Expressの例で説明-インストール、ルーティング、ミドルウェアなど

Express

Node.jsを使用してWebアプリケーションを構築する場合、サーバーの作成には多くの時間がかかる可能性があります。何年にもわたって、Node.jsはコミュニティからのサポートにより十分に成熟してきました。Node.jsをWebアプリケーションおよびWebサイトのバックエンドとして使用すると、開発者はアプリケーションまたは製品の作業をすばやく開始できます。

このチュートリアルでは、ルーティングやレンダリング、RESTAPIのサポートなどの機能を備えたWeb開発用のNode.jsフレームワークであるExpressについて説明します。

Expressとは何ですか?

Expressは、アプリケーションまたはAPIを起動するために最小限のセットアップが必要であり、高速であり、同時に非ピニオン化されているため、最も人気のあるNode.jsフレームワークです。つまり、RailsやDjangoとは異なり、アプリケーションまたはAPIを特定の方法で構築する必要があるという独自の哲学を強制するものではありません。その柔軟性はnpm、同時にプラグイン可能にする利用可能なモジュールの数によって計算できます。 HTML、CSS、JavaScriptの基本的な知識と、Node.jsが一般的にどのように機能するかを知っている場合は、すぐにExpressを使い始めることができます。

ExpressはTJHolowaychukによって開発され、現在はNode.jsファウンデーションとオープンソース開発者によって保守されています。Expressを使用した開発を開始するには、Node.jsとnpmがインストールされている必要があります。Node.jsをローカルマシンにインストールできます。それに伴い、npmプラグインのインストールや、プロジェクトの後半で依存関係と呼ばれるコマンドラインユーティリティが付属しています。

すべてが正しくインストールされているかどうかを確認するには、ターミナルを開いて次のように入力してください。

node --version v5.0.0 npm --version 3.5.2

エラーではなくバージョン番号を取得している場合は、Node.jsとnpmが正常にインストールされたことを意味します。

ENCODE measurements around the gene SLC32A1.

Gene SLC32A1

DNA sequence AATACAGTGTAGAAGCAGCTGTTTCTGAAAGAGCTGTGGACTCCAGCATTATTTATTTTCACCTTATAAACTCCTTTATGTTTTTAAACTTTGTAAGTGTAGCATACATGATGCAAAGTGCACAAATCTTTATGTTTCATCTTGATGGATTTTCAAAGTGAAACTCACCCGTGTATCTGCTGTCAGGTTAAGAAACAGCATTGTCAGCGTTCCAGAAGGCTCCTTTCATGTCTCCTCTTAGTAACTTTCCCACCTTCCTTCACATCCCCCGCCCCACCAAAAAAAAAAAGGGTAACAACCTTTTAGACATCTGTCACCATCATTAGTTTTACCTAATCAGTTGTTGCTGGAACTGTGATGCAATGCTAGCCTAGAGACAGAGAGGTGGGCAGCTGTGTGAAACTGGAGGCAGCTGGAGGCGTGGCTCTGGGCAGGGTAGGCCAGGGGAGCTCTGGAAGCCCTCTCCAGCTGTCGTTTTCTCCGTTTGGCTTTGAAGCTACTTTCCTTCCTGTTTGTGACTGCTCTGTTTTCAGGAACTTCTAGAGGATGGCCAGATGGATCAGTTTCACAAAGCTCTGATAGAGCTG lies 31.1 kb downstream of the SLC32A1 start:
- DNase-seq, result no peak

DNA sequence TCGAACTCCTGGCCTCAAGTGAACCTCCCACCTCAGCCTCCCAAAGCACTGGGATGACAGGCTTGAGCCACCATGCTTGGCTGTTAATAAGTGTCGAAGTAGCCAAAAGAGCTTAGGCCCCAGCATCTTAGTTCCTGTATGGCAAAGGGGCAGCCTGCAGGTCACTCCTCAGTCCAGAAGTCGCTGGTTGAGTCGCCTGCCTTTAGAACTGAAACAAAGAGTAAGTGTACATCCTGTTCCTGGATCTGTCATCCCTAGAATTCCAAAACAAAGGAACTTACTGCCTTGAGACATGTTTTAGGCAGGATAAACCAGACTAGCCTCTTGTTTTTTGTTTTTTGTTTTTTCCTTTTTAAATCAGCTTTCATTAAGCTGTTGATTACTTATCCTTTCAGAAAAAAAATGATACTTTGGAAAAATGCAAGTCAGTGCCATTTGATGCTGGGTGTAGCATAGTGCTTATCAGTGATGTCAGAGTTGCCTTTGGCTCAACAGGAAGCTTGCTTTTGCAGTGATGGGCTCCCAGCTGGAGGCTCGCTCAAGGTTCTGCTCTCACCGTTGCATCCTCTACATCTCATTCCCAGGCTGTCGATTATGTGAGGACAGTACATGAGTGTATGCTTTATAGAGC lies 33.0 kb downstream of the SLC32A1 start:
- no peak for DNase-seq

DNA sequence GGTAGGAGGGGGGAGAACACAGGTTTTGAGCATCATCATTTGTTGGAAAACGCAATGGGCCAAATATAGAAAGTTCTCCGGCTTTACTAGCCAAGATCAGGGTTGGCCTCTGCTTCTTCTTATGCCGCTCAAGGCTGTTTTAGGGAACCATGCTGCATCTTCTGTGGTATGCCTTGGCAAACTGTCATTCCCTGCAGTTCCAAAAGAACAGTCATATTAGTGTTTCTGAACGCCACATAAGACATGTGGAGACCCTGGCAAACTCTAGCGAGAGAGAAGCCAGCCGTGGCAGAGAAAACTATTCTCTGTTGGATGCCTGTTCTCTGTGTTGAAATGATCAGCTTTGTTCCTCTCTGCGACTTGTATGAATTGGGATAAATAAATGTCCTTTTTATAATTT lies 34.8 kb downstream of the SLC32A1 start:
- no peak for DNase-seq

Expressを使用する理由

Expressをバックエンドフレームワークとして使用するメカニズムから始める前に、まずExpressを使用することを検討する必要がある理由またはその人気の理由を探りましょう。

  • Expressを使用すると、単一ページ、複数ページ、およびハイブリッドのWebおよびモバイルアプリケーションを構築できます。その他の一般的なバックエンドの使用法は、クライアント(Webまたはモバイル)にAPIを提供することです。
  • デフォルトのテンプレートエンジンであるJadeが付属しており、Webサイト構造へのデータの流れを容易にし、他のテンプレートエンジンをサポートします。
  • これは、Webアプリケーションを設計するための非常に一般的なアーキテクチャであるMVC(Model-View-Controller)をサポートします。
  • クロスプラットフォームであり、特定のオペレーティングシステムに限定されません。
  • Node.jsシングルスレッドおよび非同期モデルを活用します。

を使用してプロジェクトを作成する場合は常に、プロジェクトにファイルがnpm必要package.jsonです。

package.jsonを作成しています

JSON(JavaScript Object Notation)ファイルには、Expressプロジェクトに関するすべての情報が含まれています。インストールされているモジュールの数、プロジェクトの名前、バージョン、およびその他のメタ情報。Expressをモジュールとしてプロジェクトに追加するには、最初にプロジェクトディレクトリを作成し、次にpackage.jsonファイルを作成する必要があります。

mkdir express-app-example cd express-app-example npm init --yes

これpackage.jsonにより、プロジェクトディレクトリのルートにファイルが生成されます。からモジュールをインストールするには、そのディレクトリにファイルが存在するnpm必要がありpackage.jsonます。

{ "name": "express-web-app", "version": "0.1.0", "description": "", "main": "index.js", "scripts": { "test": "echo \"Error: no test specified\" && exit 1" }, "keywords": [], "license": "MIT" }

Expressのインストール

これでpackage.jsonファイルができました。次のコマンドを実行してExpressをインストールできます。

npm install --save express

Expressが正しくインストールされていることは2つの方法で確認できます。まず、Expressが存在するpackage.jsonという名前のファイルに新しいセクションがありますdependencies

{ "name": "express-web-app", "version": "0.1.0", "description": "", "main": "index.js", "scripts": { "test": "echo \"Error: no test specified\" && exit 1" }, "keywords": [], "license": "MIT", "dependencies": { "express": "4.16.0" } }